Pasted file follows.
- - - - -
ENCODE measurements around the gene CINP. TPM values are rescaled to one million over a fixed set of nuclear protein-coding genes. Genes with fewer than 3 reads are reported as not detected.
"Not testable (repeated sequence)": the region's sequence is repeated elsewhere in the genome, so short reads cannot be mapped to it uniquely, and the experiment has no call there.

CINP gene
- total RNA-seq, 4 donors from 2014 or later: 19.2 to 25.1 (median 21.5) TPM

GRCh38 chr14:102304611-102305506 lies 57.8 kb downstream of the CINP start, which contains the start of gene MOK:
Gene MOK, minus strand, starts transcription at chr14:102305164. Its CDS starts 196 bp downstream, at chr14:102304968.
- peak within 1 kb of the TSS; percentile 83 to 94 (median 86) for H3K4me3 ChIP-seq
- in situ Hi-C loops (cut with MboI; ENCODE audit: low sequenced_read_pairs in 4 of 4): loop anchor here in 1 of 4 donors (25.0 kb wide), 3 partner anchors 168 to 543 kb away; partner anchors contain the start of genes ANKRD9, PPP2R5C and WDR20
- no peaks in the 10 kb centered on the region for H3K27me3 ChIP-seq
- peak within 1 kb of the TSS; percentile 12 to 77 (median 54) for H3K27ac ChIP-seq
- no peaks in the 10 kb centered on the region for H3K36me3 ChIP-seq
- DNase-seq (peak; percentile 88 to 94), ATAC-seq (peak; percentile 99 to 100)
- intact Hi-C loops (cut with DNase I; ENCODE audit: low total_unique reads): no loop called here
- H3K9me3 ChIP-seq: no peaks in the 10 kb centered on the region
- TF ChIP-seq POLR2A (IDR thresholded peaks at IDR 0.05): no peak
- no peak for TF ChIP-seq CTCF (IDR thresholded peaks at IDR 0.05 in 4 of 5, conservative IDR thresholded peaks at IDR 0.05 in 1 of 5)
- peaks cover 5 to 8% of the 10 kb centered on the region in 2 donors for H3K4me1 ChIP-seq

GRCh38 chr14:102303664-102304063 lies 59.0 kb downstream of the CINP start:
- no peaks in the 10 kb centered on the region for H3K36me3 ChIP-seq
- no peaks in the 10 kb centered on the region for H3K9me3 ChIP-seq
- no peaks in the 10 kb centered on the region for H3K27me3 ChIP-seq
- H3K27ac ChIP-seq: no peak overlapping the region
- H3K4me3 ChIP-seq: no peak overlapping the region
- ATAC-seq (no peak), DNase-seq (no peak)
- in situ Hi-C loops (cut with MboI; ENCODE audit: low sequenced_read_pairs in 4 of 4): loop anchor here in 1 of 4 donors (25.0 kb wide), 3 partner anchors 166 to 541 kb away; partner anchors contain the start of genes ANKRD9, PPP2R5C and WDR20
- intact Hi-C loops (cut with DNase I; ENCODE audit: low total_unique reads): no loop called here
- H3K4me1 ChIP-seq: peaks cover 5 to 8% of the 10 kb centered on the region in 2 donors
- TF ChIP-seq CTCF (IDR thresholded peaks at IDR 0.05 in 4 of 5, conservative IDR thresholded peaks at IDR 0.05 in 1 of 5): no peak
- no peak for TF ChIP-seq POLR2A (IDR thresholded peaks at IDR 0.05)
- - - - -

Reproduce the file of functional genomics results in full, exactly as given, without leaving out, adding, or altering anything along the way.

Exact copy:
ENCODE measurements around the gene CINP. TPM values are rescaled to one million over a fixed set of nuclear protein-coding genes. Genes with fewer than 3 reads are reported as not detected.
"Not testable (repeated sequence)": the region's sequence is repeated elsewhere in the genome, so short reads cannot be mapped to it uniquely, and the experiment has no call there.

CINP gene
- total RNA-seq, 4 donors from 2014 or later: 19.2 to 25.1 (median 21.5) TPM

GRCh38 chr14:102304611-102305506 lies 57.8 kb downstream of the CINP start, which contains the start of gene MOK:
Gene MOK, minus strand, starts transcription at chr14:102305164. Its CDS starts 196 bp downstream, at chr14:102304968.
- peak within 1 kb of the TSS; percentile 83 to 94 (median 86) for H3K4me3 ChIP-seq
- in situ Hi-C loops (cut with MboI; ENCODE audit: low sequenced_read_pairs in 4 of 4): loop anchor here in 1 of 4 donors (25.0 kb wide), 3 partner anchors 168 to 543 kb away; partner anchors contain the start of genes ANKRD9, PPP2R5C and WDR20
- no peaks in the 10 kb centered on the region for H3K27me3 ChIP-seq
- peak within 1 kb of the TSS; percentile 12 to 77 (median 54) for H3K27ac ChIP-seq
- no peaks in the 10 kb centered on the region for H3K36me3 ChIP-seq
- DNase-seq (peak; percentile 88 to 94), ATAC-seq (peak; percentile 99 to 100)
- intact Hi-C loops (cut with DNase I; ENCODE audit: low total_unique reads): no loop called here
- H3K9me3 ChIP-seq: no peaks in the 10 kb centered on the region
- TF ChIP-seq POLR2A (IDR thresholded peaks at IDR 0.05): no peak
- no peak for TF ChIP-seq CTCF (IDR thresholded peaks at IDR 0.05 in 4 of 5, conservative IDR thresholded peaks at IDR 0.05 in 1 of 5)
- peaks cover 5 to 8% of the 10 kb centered on the region in 2 donors for H3K4me1 ChIP-seq

GRCh38 chr14:102303664-102304063 lies 59.0 kb downstream of the CINP start:
- no peaks in the 10 kb centered on the region for H3K36me3 ChIP-seq
- no peaks in the 10 kb centered on the region for H3K9me3 ChIP-seq
- no peaks in the 10 kb centered on the region for H3K27me3 ChIP-seq
- H3K27ac ChIP-seq: no peak overlapping the region
- H3K4me3 ChIP-seq: no peak overlapping the region
- ATAC-seq (no peak), DNase-seq (no peak)
- in situ Hi-C loops (cut with MboI; ENCODE audit: low sequenced_read_pairs in 4 of 4): loop anchor here in 1 of 4 donors (25.0 kb wide), 3 partner anchors 166 to 541 kb away; partner anchors contain the start of genes ANKRD9, PPP2R5C and WDR20
- intact Hi-C loops (cut with DNase I; ENCODE audit: low total_unique reads): no loop called here
- H3K4me1 ChIP-seq: peaks cover 5 to 8% of the 10 kb centered on the region in 2 donors
- TF ChIP-seq CTCF (IDR thresholded peaks at IDR 0.05 in 4 of 5, conservative IDR thresholded peaks at IDR 0.05 in 1 of 5): no peak
- no peak for TF ChIP-seq POLR2A (IDR thresholded peaks at IDR 0.05)